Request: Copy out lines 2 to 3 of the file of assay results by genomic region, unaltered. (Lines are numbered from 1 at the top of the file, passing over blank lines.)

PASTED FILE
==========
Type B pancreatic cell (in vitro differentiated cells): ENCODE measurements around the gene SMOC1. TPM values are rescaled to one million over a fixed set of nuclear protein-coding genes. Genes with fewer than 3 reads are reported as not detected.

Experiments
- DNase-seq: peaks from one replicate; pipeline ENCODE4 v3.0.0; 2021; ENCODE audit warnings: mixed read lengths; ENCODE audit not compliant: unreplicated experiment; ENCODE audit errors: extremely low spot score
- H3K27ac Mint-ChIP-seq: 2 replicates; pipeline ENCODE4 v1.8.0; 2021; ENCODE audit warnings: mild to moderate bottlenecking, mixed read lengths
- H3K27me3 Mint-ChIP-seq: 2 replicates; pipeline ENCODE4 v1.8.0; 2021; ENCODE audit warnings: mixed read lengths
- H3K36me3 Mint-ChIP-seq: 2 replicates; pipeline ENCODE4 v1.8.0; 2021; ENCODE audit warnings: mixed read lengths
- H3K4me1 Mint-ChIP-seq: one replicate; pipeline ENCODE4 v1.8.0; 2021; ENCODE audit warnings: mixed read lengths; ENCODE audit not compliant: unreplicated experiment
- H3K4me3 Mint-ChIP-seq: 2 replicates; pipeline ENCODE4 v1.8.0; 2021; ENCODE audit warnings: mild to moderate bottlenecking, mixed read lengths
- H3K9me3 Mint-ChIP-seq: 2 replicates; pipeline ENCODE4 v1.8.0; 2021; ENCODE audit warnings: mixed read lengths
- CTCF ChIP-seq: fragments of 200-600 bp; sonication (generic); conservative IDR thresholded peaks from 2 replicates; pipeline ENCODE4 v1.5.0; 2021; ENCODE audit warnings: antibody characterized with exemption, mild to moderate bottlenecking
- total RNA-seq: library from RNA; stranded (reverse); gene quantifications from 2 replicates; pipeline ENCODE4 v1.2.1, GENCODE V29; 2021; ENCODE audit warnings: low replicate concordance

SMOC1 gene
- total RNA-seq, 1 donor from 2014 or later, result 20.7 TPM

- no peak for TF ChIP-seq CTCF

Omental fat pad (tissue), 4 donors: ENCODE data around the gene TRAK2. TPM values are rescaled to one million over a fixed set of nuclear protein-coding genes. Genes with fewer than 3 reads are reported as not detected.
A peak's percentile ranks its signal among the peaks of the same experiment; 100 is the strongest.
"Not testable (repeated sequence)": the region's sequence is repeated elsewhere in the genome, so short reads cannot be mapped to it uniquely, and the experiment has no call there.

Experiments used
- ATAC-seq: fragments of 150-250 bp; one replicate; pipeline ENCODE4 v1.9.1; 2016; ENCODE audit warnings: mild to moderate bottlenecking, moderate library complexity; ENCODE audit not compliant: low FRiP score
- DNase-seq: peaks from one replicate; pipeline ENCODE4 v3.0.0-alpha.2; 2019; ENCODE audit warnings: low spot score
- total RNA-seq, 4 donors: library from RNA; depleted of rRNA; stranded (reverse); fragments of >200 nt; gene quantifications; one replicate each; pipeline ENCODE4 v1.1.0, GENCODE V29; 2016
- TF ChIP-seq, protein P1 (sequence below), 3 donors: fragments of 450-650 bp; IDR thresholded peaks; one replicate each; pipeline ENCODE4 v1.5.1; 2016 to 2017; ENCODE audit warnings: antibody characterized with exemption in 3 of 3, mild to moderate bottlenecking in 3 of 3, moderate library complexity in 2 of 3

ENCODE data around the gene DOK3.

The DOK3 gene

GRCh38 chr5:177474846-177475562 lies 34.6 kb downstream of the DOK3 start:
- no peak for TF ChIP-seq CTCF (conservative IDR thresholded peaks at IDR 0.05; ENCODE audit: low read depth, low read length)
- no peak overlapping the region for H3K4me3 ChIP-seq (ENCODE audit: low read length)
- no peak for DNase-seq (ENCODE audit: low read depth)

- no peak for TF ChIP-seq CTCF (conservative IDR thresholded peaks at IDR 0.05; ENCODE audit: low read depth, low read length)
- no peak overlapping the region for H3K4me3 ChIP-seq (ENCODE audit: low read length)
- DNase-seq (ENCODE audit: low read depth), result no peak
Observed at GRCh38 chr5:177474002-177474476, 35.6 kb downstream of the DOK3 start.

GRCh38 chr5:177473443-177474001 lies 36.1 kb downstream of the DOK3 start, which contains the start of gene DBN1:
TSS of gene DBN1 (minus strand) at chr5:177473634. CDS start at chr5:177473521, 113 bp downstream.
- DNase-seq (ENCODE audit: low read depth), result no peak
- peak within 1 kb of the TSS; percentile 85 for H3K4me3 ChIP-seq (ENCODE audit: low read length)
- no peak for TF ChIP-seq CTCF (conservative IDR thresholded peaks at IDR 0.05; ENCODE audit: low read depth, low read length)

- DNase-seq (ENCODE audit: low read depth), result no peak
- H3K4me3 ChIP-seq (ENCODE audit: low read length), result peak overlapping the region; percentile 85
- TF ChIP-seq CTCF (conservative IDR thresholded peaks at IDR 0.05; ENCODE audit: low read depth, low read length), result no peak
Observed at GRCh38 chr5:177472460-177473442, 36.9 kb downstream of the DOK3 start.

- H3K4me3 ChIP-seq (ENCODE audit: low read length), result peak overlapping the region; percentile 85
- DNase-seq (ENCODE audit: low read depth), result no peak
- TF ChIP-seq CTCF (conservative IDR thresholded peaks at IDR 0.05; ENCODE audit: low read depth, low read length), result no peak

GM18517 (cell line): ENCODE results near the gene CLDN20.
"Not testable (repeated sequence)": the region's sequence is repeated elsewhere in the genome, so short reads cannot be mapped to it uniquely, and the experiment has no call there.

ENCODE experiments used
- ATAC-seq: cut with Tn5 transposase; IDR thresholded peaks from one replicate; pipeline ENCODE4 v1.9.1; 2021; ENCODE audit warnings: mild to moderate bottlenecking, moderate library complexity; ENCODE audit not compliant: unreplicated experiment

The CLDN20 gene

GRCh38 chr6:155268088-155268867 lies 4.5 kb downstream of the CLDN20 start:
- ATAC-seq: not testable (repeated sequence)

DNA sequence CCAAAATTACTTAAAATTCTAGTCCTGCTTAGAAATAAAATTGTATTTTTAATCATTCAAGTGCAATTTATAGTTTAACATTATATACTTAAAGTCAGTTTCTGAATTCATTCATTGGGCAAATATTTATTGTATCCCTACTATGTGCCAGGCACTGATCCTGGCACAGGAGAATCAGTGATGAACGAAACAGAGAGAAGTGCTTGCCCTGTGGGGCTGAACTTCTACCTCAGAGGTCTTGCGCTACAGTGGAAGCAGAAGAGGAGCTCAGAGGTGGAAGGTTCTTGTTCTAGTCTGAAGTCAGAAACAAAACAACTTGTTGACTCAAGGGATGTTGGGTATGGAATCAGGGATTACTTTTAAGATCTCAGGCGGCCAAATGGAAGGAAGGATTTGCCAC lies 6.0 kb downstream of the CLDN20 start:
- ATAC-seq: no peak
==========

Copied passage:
Experiments
- DNase-seq: peaks from one replicate; pipeline ENCODE4 v3.0.0; 2021; ENCODE audit warnings: mixed read lengths; ENCODE audit not compliant: unreplicated experiment; ENCODE audit errors: extremely low spot score